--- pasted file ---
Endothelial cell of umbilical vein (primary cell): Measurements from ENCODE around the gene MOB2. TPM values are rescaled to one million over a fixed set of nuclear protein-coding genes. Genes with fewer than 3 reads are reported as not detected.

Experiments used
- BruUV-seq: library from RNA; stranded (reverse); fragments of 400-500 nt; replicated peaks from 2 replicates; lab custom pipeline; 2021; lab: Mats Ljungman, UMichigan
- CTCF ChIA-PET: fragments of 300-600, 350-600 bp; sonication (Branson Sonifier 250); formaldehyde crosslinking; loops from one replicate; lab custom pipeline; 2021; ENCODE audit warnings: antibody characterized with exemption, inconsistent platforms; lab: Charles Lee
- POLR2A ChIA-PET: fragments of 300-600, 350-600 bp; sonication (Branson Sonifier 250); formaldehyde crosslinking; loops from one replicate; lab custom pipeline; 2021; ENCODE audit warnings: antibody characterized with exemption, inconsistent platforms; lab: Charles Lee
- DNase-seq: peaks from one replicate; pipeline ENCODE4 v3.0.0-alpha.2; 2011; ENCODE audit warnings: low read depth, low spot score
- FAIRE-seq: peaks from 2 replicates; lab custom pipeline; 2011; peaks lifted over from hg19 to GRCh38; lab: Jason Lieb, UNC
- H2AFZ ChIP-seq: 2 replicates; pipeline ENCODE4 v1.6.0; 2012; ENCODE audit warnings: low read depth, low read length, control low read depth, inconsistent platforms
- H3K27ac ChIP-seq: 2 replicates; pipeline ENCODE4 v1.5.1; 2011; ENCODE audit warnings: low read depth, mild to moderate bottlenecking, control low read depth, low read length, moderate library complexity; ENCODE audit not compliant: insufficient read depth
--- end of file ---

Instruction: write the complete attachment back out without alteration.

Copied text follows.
Endothelial cell of umbilical vein (primary cell): Measurements from ENCODE around the gene MOB2. TPM values are rescaled to one million over a fixed set of nuclear protein-coding genes. Genes with fewer than 3 reads are reported as not detected.

Experiments used
- BruUV-seq: library from RNA; stranded (reverse); fragments of 400-500 nt; replicated peaks from 2 replicates; lab custom pipeline; 2021; lab: Mats Ljungman, UMichigan
- CTCF ChIA-PET: fragments of 300-600, 350-600 bp; sonication (Branson Sonifier 250); formaldehyde crosslinking; loops from one replicate; lab custom pipeline; 2021; ENCODE audit warnings: antibody characterized with exemption, inconsistent platforms; lab: Charles Lee
- POLR2A ChIA-PET: fragments of 300-600, 350-600 bp; sonication (Branson Sonifier 250); formaldehyde crosslinking; loops from one replicate; lab custom pipeline; 2021; ENCODE audit warnings: antibody characterized with exemption, inconsistent platforms; lab: Charles Lee
- DNase-seq: peaks from one replicate; pipeline ENCODE4 v3.0.0-alpha.2; 2011; ENCODE audit warnings: low read depth, low spot score
- FAIRE-seq: peaks from 2 replicates; lab custom pipeline; 2011; peaks lifted over from hg19 to GRCh38; lab: Jason Lieb, UNC
- H2AFZ ChIP-seq: 2 replicates; pipeline ENCODE4 v1.6.0; 2012; ENCODE audit warnings: low read depth, low read length, control low read depth, inconsistent platforms
- H3K27ac ChIP-seq: 2 replicates; pipeline ENCODE4 v1.5.1; 2011; ENCODE audit warnings: low read depth, mild to moderate bottlenecking, control low read depth, low read length, moderate library complexity; ENCODE audit not compliant: insufficient read depth